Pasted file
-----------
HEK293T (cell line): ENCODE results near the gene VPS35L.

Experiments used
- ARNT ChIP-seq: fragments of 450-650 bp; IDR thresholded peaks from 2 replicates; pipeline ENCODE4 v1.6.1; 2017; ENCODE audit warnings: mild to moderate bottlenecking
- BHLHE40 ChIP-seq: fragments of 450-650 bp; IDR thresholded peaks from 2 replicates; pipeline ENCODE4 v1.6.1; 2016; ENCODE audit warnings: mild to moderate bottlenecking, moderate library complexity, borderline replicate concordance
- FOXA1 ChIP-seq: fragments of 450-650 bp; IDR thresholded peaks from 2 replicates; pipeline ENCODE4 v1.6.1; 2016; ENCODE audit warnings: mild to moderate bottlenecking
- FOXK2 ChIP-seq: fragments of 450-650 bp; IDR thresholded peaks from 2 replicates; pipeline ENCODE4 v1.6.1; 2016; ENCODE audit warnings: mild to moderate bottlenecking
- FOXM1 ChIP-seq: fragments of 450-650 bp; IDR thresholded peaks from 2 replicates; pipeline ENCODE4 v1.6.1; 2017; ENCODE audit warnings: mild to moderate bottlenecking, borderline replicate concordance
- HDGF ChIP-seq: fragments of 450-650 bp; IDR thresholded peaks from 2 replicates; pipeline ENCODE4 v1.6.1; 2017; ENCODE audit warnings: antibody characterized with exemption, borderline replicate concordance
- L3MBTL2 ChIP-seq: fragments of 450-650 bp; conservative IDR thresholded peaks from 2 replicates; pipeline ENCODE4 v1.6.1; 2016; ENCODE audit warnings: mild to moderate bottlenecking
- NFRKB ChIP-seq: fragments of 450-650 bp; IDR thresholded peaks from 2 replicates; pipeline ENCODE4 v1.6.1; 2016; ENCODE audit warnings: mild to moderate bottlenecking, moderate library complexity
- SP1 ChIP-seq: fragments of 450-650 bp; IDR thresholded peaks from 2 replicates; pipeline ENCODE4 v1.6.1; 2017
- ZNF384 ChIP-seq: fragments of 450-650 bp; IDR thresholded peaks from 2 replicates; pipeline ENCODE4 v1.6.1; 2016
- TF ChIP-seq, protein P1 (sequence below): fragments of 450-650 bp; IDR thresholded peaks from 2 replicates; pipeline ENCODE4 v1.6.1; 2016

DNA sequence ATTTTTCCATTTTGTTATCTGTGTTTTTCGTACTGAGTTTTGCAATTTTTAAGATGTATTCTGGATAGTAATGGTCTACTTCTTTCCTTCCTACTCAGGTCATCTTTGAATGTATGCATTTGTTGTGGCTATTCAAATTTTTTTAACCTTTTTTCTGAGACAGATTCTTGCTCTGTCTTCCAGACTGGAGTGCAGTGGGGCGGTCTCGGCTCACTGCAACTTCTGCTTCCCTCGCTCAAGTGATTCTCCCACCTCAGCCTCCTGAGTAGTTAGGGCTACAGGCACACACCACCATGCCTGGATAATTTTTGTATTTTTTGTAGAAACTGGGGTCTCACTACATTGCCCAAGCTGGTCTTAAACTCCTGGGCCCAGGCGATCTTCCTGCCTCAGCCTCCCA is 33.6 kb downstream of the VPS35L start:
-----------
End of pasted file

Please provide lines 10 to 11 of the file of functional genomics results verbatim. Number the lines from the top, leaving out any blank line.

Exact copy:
- NFRKB ChIP-seq: fragments of 450-650 bp; IDR thresholded peaks from 2 replicates; pipeline ENCODE4 v1.6.1; 2016; ENCODE audit warnings: mild to moderate bottlenecking, moderate library complexity
- SP1 ChIP-seq: fragments of 450-650 bp; IDR thresholded peaks from 2 replicates; pipeline ENCODE4 v1.6.1; 2017